Flipping Healthcare IT on Its Head

 In Member Experience

It’s no longer just about figuring out how to make the technology work — it’s about figuring out what the people who use the technology need.

You call to schedule an appointment with your physician; you receive an email from your healthcare insurer; your explanation of benefits arrives in the mail; you reach out to the nurse help line or need to speak with someone in customer service — these are all touchpoints that can make or break a member interaction, especially if that member identifies as nonbinary, and they are inadvertently misgendered.

Government agencies across the country have begun supporting nonbinary gender identification, and healthcare insurers are being increasingly challenged by their members to support more flexibility in terms of gender identification. Horizon Blue Cross Blue Shield of New Jersey (Horizon BCBSNJ) has always been committed to creating better experiences for its members, so the health plan recently partnered with NASCO to determine how to improve interactions for members who identify as nonbinary.

“It’s awful to get misgendered, especially when you’re going through an already stressful medical situation,” said Ary Lee, a member of the Georgia Equality Board of Directors who identifies as nonbinary. “I can’t stress enough how much it helps to make healthcare interactions more pleasant and comfortable when my gender is acknowledged and respected.”

NASCO and Horizon BCBSNJ gathered a cross-functional team of leaders, representing departments across the organization, to engage in human-centered design thinking techniques to determine the most meaningful changes needed within a member’s interaction.

“When Horizon asked us to partner on creating better experiences for their nonbinary members, we knew that we needed to take a different approach,” said Linda Leigh Brock, Vice President of Product Management for NASCO. “We knew that this effort needed to put the member in the center of the experience and drive our focus on member interactions rather than system functions.”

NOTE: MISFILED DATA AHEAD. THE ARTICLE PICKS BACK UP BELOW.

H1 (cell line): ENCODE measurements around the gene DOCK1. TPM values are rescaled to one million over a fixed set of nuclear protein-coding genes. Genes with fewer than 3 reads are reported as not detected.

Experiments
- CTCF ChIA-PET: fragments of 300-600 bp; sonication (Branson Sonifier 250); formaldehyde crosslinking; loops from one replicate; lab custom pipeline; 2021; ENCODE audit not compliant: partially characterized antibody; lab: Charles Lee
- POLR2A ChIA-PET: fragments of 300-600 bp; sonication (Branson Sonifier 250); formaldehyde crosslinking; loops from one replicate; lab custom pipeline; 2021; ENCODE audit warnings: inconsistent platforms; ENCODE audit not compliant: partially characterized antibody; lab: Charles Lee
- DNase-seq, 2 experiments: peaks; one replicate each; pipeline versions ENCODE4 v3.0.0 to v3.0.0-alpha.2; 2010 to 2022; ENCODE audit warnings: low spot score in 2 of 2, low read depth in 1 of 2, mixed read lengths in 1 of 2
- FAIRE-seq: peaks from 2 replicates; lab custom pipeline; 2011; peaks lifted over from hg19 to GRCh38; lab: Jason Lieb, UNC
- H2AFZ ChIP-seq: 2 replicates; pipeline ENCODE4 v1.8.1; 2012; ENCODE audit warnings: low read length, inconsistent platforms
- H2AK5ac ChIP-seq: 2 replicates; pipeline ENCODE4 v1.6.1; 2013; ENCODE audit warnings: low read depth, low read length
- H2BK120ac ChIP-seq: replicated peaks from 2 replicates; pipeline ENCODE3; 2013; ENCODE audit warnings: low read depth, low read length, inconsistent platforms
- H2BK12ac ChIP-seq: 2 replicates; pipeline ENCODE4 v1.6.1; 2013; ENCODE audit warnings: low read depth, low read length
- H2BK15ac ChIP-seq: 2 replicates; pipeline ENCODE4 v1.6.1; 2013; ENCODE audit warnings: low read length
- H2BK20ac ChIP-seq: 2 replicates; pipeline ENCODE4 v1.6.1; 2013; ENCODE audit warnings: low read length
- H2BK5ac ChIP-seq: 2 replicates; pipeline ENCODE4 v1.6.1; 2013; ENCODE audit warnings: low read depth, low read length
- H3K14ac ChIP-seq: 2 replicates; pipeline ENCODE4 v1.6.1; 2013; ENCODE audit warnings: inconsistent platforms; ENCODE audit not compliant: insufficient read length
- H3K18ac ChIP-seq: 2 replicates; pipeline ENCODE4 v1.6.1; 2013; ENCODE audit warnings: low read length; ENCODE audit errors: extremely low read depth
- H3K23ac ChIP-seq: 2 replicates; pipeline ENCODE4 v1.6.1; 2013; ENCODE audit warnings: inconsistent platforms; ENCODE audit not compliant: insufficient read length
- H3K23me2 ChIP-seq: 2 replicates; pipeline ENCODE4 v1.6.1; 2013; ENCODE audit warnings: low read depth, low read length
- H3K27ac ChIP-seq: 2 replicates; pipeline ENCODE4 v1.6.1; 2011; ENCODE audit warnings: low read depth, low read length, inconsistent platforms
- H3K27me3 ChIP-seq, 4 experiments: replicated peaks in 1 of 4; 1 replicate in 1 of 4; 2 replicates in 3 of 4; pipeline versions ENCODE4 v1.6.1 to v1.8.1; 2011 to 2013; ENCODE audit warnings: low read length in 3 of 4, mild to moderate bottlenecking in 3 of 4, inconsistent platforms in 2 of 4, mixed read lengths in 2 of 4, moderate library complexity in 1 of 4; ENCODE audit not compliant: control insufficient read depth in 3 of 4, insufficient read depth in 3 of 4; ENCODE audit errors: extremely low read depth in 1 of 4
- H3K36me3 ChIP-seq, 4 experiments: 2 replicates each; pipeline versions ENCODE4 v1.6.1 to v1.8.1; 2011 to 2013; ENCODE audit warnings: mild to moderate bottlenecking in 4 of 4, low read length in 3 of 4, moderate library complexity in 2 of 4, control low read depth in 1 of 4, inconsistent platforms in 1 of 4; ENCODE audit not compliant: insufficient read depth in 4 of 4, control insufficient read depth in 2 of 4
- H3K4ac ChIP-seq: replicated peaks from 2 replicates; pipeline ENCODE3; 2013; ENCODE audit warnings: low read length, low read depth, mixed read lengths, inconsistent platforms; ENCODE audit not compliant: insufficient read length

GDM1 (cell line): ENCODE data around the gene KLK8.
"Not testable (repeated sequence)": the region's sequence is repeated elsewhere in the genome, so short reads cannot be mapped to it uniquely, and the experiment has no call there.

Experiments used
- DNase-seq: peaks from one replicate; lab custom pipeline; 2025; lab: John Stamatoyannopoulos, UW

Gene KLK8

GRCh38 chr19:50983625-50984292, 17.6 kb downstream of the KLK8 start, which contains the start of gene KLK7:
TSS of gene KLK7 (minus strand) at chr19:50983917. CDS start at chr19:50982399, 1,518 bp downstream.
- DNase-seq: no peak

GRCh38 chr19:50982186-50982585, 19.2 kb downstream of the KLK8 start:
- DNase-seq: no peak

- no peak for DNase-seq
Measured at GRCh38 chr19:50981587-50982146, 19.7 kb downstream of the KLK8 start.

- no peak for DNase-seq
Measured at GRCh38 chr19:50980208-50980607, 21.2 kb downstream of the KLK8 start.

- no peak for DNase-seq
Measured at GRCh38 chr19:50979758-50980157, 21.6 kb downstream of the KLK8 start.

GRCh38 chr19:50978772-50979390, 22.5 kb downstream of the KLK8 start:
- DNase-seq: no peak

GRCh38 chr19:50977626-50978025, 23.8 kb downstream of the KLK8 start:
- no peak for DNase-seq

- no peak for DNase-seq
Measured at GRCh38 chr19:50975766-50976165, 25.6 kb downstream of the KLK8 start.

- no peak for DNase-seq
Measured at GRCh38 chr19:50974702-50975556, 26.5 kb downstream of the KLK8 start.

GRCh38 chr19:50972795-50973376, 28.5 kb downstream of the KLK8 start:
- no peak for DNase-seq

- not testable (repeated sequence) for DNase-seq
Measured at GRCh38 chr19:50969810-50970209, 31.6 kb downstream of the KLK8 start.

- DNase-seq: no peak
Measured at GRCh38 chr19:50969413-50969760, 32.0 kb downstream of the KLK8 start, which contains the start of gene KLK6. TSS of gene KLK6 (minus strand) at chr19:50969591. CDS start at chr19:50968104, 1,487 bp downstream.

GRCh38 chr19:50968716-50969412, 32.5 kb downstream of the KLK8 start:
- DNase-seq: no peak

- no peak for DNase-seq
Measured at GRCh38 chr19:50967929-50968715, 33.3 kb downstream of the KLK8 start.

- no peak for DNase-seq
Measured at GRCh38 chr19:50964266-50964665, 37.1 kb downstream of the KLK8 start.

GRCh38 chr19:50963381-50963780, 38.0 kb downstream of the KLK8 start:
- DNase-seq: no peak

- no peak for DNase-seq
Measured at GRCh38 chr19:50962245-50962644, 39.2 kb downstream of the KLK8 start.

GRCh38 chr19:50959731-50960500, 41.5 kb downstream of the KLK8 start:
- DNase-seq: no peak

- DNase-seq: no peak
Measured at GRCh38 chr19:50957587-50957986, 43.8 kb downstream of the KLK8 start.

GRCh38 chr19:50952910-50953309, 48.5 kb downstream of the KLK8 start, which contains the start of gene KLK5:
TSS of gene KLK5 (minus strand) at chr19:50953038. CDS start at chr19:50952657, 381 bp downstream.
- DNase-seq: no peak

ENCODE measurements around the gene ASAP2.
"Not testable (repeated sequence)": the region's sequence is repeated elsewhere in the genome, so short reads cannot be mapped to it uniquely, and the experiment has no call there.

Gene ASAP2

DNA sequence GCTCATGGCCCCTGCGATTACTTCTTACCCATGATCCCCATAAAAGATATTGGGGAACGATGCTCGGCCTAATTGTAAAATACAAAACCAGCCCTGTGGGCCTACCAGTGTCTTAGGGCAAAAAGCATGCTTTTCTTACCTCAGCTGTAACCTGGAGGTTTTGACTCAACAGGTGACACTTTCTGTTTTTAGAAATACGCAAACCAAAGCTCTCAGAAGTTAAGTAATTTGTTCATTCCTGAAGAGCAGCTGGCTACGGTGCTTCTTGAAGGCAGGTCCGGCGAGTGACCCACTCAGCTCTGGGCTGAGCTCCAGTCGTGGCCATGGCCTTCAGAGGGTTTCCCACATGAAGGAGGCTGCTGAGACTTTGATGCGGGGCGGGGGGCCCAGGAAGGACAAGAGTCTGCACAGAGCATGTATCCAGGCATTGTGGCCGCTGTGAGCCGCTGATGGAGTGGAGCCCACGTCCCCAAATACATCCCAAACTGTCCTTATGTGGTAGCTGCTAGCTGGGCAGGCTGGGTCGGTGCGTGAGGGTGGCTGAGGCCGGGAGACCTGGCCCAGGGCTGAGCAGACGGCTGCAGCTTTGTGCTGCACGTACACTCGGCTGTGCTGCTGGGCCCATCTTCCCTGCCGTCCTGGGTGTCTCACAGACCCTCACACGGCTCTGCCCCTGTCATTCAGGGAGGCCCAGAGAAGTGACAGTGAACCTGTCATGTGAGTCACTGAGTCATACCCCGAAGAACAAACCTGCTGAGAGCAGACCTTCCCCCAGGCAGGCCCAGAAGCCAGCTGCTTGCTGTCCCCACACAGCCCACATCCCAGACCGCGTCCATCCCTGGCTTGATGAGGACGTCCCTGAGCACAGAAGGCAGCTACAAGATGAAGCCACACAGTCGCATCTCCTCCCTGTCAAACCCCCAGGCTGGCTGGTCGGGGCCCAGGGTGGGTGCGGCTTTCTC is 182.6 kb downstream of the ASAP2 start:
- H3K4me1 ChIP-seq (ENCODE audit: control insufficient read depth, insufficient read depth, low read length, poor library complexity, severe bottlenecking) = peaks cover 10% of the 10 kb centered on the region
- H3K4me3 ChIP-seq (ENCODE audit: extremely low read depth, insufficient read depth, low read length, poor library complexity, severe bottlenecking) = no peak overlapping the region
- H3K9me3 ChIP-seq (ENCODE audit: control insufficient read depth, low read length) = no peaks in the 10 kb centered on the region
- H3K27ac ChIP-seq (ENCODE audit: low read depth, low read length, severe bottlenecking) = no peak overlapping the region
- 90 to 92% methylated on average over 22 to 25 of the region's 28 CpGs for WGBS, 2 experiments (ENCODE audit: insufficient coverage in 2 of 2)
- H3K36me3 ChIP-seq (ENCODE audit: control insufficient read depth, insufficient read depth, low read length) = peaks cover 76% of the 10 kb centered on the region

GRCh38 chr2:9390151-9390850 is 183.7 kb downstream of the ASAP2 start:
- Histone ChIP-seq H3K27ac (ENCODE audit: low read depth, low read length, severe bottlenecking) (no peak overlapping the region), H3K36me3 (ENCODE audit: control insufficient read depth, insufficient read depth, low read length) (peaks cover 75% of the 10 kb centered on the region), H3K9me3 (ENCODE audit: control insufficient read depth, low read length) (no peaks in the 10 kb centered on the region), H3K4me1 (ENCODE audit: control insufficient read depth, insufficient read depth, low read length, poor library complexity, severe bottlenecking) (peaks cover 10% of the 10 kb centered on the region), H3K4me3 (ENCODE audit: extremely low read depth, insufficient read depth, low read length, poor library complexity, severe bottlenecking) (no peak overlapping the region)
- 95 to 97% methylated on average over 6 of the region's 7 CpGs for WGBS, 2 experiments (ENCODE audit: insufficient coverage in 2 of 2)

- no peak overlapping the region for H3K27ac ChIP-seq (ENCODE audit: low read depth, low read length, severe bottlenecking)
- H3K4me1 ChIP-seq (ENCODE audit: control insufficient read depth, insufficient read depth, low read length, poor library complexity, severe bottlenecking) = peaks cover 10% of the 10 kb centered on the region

With a human-centered design thinking approach, you must immerse yourself in understanding human experiences and uncovering the highs and lows of those experiences in order to deeply explore and comprehend the key problems and opportunities for the issues that matter the most. The team conducted extensive research on nonbinary populations and engaged in an empathy mapping exercise that helped to uncover what nonbinary populations may be thinking, feeling, seeing, hearing, saying and doing.

Once the team was engrossed in empathy, they began to take a holistic inventory of the touchpoints that could affect a member’s experience — everything from preselection marketing materials to post-care customer service interactions — and they created an all-encompassing member journey that documented each of those touchpoints. The team then evaluated the touchpoints in terms of importance and effort and developed a four-release roadmap that delivers improved member experiences within each release. The first release includes the most critical member touchpoints, such as supporting nonbinary options for open enrollment, altering high-impact member-facing materials and conducting training and readiness activities for customer service representatives.

“The work that NASCO and Horizon are doing in this space is so far ahead of the curve,” said Jeff Graham, Executive Director for Georgia Equality. “The research that we have conducted confirms the need for change, and I am thrilled to learn that these healthcare organizations have committed to doing the hard work to understand this community and offer thoughtfully inclusive solutions.”